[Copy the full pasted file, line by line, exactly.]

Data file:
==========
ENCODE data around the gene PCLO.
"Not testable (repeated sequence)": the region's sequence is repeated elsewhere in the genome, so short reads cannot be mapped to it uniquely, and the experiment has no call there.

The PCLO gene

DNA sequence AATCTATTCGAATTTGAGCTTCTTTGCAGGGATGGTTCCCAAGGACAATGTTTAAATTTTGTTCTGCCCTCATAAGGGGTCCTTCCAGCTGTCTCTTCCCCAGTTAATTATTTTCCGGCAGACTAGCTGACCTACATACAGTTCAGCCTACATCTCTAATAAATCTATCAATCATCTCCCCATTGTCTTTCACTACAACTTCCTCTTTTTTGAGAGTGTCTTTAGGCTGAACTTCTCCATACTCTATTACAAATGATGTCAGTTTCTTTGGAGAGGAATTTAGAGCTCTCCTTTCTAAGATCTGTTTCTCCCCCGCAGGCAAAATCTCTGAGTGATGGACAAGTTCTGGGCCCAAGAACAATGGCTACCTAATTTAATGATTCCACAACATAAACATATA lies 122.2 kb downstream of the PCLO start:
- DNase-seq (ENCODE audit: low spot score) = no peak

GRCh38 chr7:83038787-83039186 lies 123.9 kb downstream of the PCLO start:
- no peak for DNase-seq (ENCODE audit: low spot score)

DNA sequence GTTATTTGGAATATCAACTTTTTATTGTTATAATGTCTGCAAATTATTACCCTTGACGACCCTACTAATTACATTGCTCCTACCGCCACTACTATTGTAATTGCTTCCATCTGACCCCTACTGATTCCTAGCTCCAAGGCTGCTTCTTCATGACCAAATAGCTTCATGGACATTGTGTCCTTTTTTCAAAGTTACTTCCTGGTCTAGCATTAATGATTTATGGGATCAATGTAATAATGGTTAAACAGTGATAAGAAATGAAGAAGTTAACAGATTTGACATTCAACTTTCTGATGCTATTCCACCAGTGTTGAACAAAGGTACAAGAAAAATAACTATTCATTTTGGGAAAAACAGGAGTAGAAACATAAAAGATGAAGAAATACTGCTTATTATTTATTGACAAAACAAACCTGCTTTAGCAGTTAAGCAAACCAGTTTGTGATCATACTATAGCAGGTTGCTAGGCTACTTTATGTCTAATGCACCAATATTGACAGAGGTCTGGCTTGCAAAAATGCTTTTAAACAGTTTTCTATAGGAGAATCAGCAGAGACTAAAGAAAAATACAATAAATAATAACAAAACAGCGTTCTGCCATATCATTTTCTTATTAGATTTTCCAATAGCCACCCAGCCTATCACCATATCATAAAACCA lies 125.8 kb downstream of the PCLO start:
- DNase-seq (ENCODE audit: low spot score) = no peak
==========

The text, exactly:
ENCODE data around the gene PCLO.
"Not testable (repeated sequence)": the region's sequence is repeated elsewhere in the genome, so short reads cannot be mapped to it uniquely, and the experiment has no call there.

The PCLO gene

DNA sequence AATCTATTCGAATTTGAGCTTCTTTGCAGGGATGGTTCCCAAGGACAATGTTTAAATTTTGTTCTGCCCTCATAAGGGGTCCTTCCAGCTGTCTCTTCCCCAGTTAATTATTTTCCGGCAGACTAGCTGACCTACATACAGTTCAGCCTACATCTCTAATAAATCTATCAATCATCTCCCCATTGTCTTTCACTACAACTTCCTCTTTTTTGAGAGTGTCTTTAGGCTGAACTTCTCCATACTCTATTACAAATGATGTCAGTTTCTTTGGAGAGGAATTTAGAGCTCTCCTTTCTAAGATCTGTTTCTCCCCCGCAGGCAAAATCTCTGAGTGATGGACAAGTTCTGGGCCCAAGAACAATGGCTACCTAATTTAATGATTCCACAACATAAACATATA lies 122.2 kb downstream of the PCLO start:
- DNase-seq (ENCODE audit: low spot score) = no peak

GRCh38 chr7:83038787-83039186 lies 123.9 kb downstream of the PCLO start:
- no peak for DNase-seq (ENCODE audit: low spot score)

DNA sequence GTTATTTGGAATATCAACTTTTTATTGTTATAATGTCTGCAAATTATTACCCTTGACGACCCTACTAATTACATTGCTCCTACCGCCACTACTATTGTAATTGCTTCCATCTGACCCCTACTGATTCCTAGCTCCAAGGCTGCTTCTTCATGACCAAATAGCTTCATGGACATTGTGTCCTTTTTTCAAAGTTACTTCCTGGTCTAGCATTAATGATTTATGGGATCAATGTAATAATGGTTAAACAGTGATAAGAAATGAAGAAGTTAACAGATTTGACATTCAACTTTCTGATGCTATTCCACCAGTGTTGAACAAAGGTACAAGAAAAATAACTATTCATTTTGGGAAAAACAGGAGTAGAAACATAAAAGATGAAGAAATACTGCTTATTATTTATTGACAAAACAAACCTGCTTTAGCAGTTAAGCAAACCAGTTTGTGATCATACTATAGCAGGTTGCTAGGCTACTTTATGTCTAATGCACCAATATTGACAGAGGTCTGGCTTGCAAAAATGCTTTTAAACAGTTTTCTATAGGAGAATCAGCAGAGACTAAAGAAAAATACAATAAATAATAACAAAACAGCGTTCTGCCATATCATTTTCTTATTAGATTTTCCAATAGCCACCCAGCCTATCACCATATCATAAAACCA lies 125.8 kb downstream of the PCLO start:
- DNase-seq (ENCODE audit: low spot score) = no peak